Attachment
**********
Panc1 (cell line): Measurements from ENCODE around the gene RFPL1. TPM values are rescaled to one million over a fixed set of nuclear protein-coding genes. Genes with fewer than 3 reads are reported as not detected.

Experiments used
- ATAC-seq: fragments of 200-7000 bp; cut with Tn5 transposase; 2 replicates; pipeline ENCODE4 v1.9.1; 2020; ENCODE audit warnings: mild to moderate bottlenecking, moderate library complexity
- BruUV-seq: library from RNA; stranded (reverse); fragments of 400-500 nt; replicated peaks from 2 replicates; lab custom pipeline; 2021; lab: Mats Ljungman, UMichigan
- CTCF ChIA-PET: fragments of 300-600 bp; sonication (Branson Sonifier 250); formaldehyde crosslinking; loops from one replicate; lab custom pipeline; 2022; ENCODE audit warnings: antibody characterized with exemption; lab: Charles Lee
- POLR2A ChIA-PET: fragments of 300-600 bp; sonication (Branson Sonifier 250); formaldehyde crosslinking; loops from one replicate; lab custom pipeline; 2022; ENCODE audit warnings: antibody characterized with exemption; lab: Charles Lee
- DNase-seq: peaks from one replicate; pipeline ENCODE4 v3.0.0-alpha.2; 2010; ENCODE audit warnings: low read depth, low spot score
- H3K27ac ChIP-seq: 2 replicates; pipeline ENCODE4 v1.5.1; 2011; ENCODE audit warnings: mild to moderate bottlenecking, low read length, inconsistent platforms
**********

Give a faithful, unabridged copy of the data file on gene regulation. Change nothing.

Panc1 (cell line): Measurements from ENCODE around the gene RFPL1. TPM values are rescaled to one million over a fixed set of nuclear protein-coding genes. Genes with fewer than 3 reads are reported as not detected.

Experiments used
- ATAC-seq: fragments of 200-7000 bp; cut with Tn5 transposase; 2 replicates; pipeline ENCODE4 v1.9.1; 2020; ENCODE audit warnings: mild to moderate bottlenecking, moderate library complexity
- BruUV-seq: library from RNA; stranded (reverse); fragments of 400-500 nt; replicated peaks from 2 replicates; lab custom pipeline; 2021; lab: Mats Ljungman, UMichigan
- CTCF ChIA-PET: fragments of 300-600 bp; sonication (Branson Sonifier 250); formaldehyde crosslinking; loops from one replicate; lab custom pipeline; 2022; ENCODE audit warnings: antibody characterized with exemption; lab: Charles Lee
- POLR2A ChIA-PET: fragments of 300-600 bp; sonication (Branson Sonifier 250); formaldehyde crosslinking; loops from one replicate; lab custom pipeline; 2022; ENCODE audit warnings: antibody characterized with exemption; lab: Charles Lee
- DNase-seq: peaks from one replicate; pipeline ENCODE4 v3.0.0-alpha.2; 2010; ENCODE audit warnings: low read depth, low spot score
- H3K27ac ChIP-seq: 2 replicates; pipeline ENCODE4 v1.5.1; 2011; ENCODE audit warnings: mild to moderate bottlenecking, low read length, inconsistent platforms